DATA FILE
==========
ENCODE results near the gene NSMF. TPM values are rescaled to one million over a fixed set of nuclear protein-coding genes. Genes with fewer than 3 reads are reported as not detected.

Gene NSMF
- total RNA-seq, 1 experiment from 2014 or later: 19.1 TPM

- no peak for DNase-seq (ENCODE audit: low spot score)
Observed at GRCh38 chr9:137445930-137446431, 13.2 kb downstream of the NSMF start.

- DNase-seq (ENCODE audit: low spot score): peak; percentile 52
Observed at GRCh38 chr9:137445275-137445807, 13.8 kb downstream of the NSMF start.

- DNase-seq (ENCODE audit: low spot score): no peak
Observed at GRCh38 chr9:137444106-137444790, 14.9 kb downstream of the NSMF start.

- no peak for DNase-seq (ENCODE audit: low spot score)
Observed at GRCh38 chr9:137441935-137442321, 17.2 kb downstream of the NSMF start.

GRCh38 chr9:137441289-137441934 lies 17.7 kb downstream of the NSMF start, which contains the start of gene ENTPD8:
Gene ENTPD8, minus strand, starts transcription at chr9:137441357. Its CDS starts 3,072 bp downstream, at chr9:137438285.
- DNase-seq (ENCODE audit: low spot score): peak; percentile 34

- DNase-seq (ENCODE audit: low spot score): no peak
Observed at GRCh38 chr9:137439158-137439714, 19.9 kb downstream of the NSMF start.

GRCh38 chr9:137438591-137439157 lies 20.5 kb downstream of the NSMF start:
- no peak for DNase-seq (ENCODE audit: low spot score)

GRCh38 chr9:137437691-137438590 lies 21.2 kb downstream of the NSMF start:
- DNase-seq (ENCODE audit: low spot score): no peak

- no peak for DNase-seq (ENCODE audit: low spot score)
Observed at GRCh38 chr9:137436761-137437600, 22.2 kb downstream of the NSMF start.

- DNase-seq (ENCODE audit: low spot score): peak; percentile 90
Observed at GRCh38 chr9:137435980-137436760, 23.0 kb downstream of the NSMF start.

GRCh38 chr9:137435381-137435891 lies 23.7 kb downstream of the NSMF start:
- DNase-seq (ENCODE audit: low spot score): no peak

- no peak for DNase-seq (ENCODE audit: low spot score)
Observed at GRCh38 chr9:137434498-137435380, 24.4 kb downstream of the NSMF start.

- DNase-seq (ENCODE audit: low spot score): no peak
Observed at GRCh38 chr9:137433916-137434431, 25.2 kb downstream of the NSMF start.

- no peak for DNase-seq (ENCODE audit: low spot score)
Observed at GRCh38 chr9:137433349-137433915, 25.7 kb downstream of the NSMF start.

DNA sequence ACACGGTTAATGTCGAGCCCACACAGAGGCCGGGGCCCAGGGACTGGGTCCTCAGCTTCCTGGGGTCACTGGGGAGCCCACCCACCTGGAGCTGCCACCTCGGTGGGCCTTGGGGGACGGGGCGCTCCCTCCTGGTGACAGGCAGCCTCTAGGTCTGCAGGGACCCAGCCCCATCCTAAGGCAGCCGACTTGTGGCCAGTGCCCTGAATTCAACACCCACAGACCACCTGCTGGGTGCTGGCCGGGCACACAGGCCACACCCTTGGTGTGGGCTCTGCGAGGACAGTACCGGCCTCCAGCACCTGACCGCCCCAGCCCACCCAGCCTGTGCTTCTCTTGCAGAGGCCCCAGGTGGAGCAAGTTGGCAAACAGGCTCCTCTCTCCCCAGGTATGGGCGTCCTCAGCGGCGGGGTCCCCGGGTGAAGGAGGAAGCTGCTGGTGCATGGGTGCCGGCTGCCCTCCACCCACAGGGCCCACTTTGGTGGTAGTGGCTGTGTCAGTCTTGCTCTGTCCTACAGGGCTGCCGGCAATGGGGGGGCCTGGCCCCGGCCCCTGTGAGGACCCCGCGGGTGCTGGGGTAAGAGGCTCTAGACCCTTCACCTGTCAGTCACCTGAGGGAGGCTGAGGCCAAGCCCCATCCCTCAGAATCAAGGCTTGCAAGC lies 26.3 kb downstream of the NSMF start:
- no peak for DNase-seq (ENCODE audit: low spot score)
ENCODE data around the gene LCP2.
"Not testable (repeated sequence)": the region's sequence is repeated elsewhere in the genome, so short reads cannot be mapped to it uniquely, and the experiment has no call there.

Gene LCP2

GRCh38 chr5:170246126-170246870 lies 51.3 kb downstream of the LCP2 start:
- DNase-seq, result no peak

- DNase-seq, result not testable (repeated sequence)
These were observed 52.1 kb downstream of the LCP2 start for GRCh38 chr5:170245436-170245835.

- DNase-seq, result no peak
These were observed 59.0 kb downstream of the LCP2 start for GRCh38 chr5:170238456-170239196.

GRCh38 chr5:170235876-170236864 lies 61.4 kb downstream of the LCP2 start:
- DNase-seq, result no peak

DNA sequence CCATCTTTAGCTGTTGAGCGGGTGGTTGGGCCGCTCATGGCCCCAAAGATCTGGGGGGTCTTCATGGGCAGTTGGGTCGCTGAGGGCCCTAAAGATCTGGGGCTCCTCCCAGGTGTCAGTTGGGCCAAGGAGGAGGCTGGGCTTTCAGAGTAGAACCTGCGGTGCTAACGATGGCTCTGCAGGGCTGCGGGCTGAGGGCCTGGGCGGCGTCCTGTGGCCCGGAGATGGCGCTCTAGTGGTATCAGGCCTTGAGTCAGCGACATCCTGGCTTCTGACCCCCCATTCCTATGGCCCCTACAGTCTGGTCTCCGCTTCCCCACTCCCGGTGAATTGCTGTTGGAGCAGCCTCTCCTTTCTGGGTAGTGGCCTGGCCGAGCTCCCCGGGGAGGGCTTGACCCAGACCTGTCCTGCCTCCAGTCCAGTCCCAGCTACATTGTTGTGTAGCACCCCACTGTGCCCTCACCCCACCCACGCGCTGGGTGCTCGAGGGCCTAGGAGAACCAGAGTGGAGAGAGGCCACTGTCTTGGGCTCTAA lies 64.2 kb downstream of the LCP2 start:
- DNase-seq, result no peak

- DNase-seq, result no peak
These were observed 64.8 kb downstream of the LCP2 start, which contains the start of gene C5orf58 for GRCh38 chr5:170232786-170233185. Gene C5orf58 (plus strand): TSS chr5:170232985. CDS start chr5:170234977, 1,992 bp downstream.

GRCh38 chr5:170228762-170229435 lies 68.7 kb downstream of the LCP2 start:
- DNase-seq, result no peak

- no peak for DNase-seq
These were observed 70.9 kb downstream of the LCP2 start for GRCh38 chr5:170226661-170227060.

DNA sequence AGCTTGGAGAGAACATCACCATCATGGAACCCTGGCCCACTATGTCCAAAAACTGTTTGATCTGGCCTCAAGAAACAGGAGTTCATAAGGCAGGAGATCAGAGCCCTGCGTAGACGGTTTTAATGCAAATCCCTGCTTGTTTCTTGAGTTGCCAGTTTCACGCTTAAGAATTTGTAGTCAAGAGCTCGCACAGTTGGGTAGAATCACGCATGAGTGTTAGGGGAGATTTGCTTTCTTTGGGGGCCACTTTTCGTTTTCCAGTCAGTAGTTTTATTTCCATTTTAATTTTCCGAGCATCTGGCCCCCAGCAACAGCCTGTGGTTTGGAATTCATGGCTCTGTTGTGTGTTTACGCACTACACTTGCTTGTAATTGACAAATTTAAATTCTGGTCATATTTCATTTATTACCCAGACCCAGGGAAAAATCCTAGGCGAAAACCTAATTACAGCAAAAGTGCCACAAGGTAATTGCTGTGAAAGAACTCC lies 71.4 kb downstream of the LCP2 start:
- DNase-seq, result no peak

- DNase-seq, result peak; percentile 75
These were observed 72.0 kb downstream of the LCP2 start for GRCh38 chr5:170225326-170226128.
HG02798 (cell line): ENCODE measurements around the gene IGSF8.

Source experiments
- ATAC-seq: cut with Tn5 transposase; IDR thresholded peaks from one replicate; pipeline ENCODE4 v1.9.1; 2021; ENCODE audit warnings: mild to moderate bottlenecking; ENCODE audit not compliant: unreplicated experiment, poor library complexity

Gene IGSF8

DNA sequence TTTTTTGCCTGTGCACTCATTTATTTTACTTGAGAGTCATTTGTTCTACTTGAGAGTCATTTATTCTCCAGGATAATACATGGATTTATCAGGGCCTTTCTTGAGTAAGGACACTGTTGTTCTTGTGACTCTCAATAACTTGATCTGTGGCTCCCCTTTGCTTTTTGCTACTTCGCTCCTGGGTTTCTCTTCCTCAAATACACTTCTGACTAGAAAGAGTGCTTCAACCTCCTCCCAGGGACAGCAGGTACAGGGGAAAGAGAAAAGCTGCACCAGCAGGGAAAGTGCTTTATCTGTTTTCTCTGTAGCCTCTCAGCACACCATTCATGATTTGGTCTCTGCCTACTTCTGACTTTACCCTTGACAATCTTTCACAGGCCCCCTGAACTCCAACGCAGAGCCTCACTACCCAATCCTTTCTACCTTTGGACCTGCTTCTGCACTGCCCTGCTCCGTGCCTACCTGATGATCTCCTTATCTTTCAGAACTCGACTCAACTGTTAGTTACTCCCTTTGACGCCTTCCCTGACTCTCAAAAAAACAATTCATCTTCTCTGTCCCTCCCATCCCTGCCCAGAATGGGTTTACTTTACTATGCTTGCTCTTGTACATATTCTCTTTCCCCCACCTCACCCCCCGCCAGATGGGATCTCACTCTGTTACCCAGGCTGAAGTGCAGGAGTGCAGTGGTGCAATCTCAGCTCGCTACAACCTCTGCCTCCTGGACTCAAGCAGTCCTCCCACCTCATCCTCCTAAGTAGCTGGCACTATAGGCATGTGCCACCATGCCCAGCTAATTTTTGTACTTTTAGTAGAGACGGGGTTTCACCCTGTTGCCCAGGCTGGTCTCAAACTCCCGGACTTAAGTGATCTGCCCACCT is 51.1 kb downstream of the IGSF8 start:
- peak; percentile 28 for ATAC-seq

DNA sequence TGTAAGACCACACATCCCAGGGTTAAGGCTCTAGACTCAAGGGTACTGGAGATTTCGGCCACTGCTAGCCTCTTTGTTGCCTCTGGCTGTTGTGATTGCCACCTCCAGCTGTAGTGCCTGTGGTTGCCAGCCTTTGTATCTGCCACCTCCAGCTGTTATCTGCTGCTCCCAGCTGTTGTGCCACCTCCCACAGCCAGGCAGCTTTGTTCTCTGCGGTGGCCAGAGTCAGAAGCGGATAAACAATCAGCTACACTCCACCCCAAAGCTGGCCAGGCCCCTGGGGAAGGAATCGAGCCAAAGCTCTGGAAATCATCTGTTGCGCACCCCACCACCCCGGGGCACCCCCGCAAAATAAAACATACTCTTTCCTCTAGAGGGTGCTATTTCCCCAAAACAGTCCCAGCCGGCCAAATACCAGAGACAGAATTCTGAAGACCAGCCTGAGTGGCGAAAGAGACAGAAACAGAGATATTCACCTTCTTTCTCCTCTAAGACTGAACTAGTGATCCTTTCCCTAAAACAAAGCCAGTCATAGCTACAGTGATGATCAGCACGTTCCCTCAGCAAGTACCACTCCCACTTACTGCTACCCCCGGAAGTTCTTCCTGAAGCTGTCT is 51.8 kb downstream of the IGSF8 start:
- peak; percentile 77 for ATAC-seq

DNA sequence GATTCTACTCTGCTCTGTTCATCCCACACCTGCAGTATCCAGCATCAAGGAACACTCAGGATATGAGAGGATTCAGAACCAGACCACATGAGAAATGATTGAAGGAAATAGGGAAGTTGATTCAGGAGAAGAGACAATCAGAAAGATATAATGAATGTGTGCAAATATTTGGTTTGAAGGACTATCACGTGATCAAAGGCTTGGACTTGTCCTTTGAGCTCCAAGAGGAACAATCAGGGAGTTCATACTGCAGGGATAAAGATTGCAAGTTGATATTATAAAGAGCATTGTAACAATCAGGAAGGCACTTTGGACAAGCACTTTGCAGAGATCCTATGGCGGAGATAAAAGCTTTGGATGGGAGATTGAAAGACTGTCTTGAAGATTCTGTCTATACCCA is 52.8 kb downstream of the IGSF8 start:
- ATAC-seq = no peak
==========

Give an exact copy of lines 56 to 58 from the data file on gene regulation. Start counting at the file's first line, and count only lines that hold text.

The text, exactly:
- DNase-seq, result peak; percentile 75
These were observed 72.0 kb downstream of the LCP2 start for GRCh38 chr5:170225326-170226128.
HG02798 (cell line): ENCODE measurements around the gene IGSF8.